You can choose from several common argument-handling approaches. Ideally, you want to make argument entries simple and intuitive for the user and ensure accuracy. The argument data you input into the script might dictate your best approach. If you're not sure whether the argument approach you've chosen makes sense and is intuitive, give the script to some test users and get their feedback. Such testers can quickly point out easy changes. Here are three basic types of argument-handling approaches.
- Put your arguments in order. Simply ordering the arguments specifies what the arguments represent. Many resource kit and third-party utilities receive their input from specifically ordered arguments. An example of this approach would be a script that uses Robocopy to copy files from one location to another. The logical order would be source location, destination location, then log file location. If you were to reverse the source and destination locations, the destination files would overwrite the source files.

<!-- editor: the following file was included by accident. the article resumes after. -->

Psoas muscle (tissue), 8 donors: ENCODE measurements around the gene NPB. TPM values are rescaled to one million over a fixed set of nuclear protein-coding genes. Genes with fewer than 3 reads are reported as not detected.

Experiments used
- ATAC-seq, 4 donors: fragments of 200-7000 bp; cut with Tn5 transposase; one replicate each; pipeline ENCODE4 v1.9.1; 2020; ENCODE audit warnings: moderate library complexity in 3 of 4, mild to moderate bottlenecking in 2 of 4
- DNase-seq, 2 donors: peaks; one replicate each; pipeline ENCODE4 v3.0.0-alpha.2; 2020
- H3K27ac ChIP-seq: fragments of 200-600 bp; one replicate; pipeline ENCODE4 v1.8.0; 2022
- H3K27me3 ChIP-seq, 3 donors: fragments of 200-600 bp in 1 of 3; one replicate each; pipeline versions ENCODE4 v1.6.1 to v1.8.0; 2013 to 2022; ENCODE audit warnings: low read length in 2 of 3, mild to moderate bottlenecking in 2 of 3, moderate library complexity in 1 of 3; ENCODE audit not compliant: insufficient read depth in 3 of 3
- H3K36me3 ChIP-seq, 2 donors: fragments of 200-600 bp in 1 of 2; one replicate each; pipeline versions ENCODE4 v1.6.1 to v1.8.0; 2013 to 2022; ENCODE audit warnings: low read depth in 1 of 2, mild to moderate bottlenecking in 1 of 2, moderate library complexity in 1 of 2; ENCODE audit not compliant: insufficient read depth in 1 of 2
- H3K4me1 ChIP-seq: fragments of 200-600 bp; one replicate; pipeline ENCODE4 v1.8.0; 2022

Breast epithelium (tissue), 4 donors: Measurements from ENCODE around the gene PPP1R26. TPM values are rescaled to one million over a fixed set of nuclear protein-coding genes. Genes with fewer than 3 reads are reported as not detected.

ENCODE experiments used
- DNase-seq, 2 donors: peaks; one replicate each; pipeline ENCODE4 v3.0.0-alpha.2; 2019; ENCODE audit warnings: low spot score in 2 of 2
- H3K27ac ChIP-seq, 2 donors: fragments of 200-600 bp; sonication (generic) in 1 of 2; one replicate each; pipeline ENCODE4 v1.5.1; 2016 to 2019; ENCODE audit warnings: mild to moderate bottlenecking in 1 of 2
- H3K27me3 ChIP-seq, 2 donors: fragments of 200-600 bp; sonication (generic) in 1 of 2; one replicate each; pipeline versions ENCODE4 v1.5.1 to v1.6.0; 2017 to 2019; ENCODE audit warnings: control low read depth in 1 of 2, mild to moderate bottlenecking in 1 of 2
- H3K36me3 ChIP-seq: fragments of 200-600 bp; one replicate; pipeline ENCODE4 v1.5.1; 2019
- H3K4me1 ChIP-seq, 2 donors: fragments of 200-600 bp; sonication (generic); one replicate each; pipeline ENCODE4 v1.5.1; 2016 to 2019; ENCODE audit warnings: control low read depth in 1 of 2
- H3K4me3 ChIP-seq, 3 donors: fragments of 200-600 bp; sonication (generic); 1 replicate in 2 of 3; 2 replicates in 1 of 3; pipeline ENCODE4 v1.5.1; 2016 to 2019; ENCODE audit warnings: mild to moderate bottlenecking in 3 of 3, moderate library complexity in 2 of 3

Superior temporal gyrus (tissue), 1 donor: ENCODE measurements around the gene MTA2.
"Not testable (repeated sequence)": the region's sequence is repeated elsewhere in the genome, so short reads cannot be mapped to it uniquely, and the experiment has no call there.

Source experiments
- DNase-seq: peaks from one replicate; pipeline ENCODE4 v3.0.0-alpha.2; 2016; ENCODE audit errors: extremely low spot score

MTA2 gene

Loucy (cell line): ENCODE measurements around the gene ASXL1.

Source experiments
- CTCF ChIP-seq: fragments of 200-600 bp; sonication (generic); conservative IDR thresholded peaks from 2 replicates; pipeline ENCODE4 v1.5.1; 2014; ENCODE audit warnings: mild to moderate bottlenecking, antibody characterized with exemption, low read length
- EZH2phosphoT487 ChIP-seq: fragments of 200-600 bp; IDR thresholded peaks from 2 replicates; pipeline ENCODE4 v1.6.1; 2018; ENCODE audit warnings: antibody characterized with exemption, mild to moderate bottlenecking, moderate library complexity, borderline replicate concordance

- Label the arguments. For example, you can use labels so that a script understands that an argument preceded by an /S: means that the string that follows is the source location and that an argument preceded by a /D: means that the string that follows is the destination location. Labeling prevents the potential sequencing error in the previous Robocopy example. If you use this method, you'll need to implement some code to capture the argument and remove the label information. I give you an example of this script routine in Web Listing 1.
- In some scripts, all arguments might be of equal value and might be merely a means to bring a list of similar objects into the script. An example of this type of script is a Ping script that pings one or more server-name arguments. If you use this method, you'll need to implement some special code to loop through all the arguments and run the routine against each of the listed items. I provide an example of this script routine in Listing 4, which pings a list of server names used as arguments.